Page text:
Conditions that mimic MND
There are other conditions than can sometimes mimic MND. The medical team will make sure these conditions have been ruled out before MND is diagnosed. Some of the more common conditions that can mimic MND include:
Problems with the spinal cord and nerves that leave the neck
This is probably the most common mimic of MND and is caused when 'wear and tear' changes in the bones of the neck cause damage to the spinal cord in the neck (upper motor neurone) and the nerves that leave the neck to supply the muscles (lower motor neurone). The medical team may need to investigate this and may consider performing a scan of the neck, most often a MRI scan.
Problems with the muscles
Some diseases of the muscles themselves (rather than with the motor neurones) can mimic motor neurone disease. The medical team may perform blood tests and electrical tests (called nerve conduction studies and EMG) to help exclude them. Benign Fasciculation syndrome, myasthenia gravis or Inclusion Body Myositis are examples of problems with the muscles.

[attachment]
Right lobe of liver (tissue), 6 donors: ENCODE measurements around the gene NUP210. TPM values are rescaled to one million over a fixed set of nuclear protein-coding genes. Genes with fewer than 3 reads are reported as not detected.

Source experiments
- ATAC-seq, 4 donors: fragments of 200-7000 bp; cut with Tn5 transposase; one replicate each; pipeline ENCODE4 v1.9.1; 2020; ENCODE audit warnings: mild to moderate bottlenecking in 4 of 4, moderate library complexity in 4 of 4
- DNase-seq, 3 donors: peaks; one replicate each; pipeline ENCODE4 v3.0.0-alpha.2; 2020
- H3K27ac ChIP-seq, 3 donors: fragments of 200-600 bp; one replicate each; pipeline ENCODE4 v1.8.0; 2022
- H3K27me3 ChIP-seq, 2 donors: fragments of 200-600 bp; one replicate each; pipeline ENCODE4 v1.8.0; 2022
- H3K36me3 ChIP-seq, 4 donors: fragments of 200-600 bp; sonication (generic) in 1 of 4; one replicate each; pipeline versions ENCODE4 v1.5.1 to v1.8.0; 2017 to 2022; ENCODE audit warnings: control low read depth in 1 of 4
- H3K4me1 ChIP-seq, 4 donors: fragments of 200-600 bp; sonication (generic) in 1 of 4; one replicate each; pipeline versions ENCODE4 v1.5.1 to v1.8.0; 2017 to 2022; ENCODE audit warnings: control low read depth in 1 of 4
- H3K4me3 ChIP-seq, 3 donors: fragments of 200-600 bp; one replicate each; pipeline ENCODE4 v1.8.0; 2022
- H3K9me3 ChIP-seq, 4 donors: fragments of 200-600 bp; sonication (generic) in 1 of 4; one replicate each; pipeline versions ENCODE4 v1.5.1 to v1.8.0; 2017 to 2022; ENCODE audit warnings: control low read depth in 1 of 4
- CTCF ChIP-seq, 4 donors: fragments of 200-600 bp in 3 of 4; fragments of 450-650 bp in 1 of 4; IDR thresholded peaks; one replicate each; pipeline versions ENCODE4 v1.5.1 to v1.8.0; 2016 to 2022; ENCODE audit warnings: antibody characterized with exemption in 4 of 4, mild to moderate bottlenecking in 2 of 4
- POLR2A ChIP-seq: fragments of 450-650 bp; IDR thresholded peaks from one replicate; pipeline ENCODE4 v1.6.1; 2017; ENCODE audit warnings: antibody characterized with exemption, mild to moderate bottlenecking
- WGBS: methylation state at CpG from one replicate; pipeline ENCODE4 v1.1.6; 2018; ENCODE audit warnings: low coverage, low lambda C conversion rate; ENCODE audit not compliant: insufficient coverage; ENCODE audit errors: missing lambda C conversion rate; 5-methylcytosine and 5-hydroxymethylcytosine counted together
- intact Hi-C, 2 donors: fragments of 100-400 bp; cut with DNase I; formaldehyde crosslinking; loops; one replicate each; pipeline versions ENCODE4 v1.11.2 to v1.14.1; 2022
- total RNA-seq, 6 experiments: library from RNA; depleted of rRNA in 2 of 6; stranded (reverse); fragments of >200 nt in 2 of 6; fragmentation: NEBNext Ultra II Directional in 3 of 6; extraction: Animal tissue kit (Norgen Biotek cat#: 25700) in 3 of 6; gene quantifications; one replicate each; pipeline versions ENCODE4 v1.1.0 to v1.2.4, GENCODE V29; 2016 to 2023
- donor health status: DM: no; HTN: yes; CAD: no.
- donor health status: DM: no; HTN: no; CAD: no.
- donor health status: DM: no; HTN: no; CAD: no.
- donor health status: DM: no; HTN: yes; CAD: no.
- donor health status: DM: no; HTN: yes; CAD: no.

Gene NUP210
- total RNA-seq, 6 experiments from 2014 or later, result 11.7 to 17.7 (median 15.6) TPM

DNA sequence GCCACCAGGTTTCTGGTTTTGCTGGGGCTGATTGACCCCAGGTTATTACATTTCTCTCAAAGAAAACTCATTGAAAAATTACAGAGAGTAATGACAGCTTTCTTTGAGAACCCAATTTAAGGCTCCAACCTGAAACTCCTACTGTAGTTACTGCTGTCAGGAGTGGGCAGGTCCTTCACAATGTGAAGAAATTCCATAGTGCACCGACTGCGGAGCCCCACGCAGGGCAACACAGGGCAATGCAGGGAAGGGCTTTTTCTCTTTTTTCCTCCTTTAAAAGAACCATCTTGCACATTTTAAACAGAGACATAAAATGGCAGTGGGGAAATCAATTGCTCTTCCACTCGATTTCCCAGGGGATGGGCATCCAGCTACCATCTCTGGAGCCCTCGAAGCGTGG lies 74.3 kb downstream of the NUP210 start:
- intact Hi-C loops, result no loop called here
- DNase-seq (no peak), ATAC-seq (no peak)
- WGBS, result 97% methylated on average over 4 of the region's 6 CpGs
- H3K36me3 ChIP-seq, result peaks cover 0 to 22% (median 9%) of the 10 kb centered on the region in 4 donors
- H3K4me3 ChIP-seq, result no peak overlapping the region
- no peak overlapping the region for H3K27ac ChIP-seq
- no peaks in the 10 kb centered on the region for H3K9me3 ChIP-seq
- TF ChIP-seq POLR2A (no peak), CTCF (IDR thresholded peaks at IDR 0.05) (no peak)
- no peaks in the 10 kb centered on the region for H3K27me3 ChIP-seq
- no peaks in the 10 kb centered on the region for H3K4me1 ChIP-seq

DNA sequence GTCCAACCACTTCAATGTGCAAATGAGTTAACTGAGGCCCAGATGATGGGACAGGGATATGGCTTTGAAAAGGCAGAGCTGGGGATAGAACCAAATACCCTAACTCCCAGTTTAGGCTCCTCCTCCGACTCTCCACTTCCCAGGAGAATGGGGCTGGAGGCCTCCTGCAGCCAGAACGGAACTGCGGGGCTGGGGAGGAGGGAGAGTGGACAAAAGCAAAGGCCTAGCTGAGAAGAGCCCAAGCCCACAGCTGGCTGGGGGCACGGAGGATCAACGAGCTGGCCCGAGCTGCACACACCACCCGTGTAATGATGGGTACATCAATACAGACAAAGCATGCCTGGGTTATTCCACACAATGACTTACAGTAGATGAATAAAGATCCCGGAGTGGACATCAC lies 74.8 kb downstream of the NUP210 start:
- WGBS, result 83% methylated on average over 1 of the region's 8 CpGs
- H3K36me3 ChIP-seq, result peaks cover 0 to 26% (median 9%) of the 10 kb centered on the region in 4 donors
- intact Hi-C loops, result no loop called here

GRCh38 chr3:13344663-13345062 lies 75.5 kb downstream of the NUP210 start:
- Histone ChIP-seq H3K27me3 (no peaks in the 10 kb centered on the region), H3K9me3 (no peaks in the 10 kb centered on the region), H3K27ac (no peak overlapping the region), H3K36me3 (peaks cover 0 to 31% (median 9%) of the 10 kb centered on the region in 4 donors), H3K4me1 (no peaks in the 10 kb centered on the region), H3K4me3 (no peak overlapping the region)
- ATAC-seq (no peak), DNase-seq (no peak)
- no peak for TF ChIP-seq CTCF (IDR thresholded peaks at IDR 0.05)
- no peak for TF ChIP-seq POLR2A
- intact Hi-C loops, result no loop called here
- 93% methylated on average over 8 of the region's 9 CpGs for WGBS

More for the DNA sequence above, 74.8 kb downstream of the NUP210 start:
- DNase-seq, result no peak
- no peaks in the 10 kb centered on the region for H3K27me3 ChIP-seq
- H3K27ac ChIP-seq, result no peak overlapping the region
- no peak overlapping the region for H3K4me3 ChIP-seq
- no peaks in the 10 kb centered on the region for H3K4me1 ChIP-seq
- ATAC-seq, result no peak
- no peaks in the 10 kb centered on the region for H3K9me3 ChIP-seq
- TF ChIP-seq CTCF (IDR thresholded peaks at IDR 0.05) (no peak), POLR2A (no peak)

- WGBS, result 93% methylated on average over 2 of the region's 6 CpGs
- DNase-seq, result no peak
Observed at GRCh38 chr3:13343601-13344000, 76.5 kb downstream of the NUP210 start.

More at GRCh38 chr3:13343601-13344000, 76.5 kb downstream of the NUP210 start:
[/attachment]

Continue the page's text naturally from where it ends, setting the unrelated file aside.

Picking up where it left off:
Problems with the nerves
Sometimes conditions that cause damage to the motor nerves (the lower motor neurones that extend out of the spinal cord and travel to the muscles of the body) can mimic MND. The medical team may perform blood tests and electrical tests (called nerve conduction studies and EMG) to help exclude them. Multifocal motor neuropathy is one such condition.
Problems caused by inflammation in the brain and spinal cord
Sometimes conditions caused by inflammation in the brain and spinal cord can mimic MND. The medical team may perform scans of the brain and spinal cord. Depending on the clinical situation, other tests to evaluate the inflammation might be performed such as a lumbar puncture (See 'Diagnosing MND'), blood tests , CT scans of your body or base of skull.